"Dispatches from a Hole in the World" by Sunny Moraine (4400 words)
This story takes a very deep look at a fictional series of events, a year that saw over three hundred thousand young people kill themselves. The main character, a researcher, is going through the records, the entirety of the records, to try and find meaning in it, to try and draw conclusions around it. Because it spread, like a virus, and it consumed so many, and what it left behind were questions that no one could answer. That no one was incredibly interested in answering because they were too busy with the crush of it. The reality of it. But it is a harrowing look at what happened, and, deeper than that, the world in which war is constant, where young people are seen as leeches when they are leeched, when they are used, when they are promised so much and then told to "earn" it. It's a Millennial story, in many ways, focusing on the fear and the dread that comes from rising suicide rates, from the fear, from the loneliness and also the connections that are possible now. The story travels some very dark paths, and I loved that [SPOILERS] it didn't try to use even those fictional deaths as a tool to make some sort of truth. That what it did do was reveal the wound and also the human tendency to want to heal, to want to help. No to cheapen death or mock suicide but to confront it and continue on, changed and not enough changed. An excellent story.
"Let's See What Happens" by Chuck Palahniuk (5974 words)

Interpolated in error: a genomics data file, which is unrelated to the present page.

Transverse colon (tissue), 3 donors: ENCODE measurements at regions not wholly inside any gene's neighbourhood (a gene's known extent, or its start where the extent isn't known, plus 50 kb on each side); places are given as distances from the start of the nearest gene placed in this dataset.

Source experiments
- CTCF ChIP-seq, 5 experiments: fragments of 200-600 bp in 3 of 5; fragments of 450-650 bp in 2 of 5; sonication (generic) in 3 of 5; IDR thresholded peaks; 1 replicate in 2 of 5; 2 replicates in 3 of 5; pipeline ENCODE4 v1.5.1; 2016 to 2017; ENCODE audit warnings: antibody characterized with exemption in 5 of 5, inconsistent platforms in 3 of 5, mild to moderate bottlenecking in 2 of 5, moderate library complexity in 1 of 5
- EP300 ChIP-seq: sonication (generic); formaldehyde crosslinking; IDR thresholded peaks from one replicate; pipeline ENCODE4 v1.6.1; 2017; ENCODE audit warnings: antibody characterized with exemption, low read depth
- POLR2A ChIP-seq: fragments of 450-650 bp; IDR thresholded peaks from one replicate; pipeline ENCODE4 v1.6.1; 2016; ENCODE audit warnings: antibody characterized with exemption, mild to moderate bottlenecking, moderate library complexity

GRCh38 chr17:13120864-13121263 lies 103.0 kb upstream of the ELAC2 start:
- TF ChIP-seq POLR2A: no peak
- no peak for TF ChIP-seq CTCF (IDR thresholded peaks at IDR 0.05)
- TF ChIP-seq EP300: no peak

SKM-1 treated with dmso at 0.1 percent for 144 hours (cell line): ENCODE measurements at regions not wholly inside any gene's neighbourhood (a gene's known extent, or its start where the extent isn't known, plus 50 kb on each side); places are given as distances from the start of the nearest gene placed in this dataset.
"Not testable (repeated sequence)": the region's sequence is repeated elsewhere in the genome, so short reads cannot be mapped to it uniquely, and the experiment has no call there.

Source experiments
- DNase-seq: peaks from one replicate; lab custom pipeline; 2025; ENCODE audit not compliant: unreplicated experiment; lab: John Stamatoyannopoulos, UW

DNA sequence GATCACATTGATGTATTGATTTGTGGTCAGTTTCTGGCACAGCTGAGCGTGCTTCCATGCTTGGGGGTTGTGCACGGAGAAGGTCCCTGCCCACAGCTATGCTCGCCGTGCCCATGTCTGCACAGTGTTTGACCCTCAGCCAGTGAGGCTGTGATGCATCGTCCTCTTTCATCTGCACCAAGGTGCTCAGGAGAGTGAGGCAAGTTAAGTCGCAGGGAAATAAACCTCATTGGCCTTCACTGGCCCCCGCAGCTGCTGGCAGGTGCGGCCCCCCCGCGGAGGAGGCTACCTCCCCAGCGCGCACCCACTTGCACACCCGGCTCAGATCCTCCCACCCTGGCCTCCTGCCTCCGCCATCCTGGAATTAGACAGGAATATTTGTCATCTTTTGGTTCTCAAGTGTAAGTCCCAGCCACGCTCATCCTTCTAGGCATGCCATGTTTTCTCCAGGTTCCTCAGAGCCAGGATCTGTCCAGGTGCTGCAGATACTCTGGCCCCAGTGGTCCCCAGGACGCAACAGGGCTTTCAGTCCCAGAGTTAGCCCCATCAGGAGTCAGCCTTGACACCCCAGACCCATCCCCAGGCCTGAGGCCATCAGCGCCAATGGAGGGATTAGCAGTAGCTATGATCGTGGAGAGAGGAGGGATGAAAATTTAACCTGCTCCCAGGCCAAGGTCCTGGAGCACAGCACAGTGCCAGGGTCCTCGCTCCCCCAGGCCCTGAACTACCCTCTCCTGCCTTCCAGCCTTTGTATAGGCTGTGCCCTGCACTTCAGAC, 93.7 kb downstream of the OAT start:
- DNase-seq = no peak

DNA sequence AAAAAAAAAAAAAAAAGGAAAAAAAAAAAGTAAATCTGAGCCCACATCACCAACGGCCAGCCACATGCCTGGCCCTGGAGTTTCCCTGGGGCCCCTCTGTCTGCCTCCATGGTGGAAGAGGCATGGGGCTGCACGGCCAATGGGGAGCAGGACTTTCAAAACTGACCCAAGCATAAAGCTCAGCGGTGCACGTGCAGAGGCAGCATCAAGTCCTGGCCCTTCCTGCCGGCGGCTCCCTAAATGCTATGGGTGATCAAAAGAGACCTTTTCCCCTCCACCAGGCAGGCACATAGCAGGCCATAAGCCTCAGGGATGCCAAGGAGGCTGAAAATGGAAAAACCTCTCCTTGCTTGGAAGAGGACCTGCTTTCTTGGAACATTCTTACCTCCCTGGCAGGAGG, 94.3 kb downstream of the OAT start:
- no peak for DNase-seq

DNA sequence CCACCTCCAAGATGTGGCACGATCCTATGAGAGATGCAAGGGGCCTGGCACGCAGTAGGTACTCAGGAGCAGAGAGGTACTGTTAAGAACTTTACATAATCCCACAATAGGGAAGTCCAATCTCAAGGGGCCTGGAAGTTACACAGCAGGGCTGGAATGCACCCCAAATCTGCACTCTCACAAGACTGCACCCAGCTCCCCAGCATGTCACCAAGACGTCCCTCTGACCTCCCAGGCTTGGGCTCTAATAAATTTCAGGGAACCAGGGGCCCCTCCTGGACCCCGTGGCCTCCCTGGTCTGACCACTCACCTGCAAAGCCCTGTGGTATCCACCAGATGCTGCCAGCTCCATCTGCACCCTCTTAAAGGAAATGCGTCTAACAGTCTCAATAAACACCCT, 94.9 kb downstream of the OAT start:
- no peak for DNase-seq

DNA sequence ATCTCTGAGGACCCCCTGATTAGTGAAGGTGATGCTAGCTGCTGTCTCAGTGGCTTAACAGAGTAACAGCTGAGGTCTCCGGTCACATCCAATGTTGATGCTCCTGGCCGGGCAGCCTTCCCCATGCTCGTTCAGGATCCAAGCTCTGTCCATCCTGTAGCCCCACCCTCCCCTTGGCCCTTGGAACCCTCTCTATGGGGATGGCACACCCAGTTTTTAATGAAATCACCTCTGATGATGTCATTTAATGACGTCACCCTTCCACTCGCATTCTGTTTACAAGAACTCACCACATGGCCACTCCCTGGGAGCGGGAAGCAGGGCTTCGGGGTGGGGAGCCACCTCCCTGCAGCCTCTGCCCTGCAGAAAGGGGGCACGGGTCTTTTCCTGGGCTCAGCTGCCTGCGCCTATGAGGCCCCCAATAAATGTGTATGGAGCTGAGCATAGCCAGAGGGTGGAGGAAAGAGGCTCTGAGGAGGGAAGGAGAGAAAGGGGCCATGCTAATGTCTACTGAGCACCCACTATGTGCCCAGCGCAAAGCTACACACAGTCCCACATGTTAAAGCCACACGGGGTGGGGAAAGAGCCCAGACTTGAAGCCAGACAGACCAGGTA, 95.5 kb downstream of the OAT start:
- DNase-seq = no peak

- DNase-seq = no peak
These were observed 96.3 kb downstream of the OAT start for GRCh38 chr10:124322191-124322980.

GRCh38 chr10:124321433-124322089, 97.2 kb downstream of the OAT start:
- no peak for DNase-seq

This is an interesting story about truth in relationships, about lies, and sortofkindof about religion. Or perhaps on focusing on what's really important. Truth be told, this story plays into a lot of things I don't particularly like in fiction. Namely, questions of parentage and especially the question of legitimacy in parentage. Because for all these are liberal, humanist parents, they are also extremely concerned about who's the father of the daughter in the story, Heather. Who is really the father. Now, there is a lot else going on here, the parents taking their child to a rather extreme revelations church where the parents dance and pretend to experience religious ecstasy while punishing their child for being interested in religion. And the story does an excellent job of criticizing such a fake liberalism, one that is still very selfish, very ego-driven. One that really isn't too different from conservatism in how they seek to control their child. But I felt a little too much was spent on the [SPOILERS] revelation at the end about Heather's true parentage. Perhaps I am a bit too sensitive to stories dealing explicitly with parenting, but I felt the ending left the parents still a bit too firmly in their quasi-liberal selfishness. Perhaps the story is about how they can't escape that. Certainly I like the message that they should be thinking about choice and agency for their child instead of how to "properly" raise them, but I wanted more. Because in the end the child still remains a tool buy which the parents learn a lesson, and I would have liked to see more done with that. Still, the story is told with a rather humorous tone, with some great lines and a sense of urgency with all the Nows. Like I said, an interesting story, just one I'm a bit conflicted about.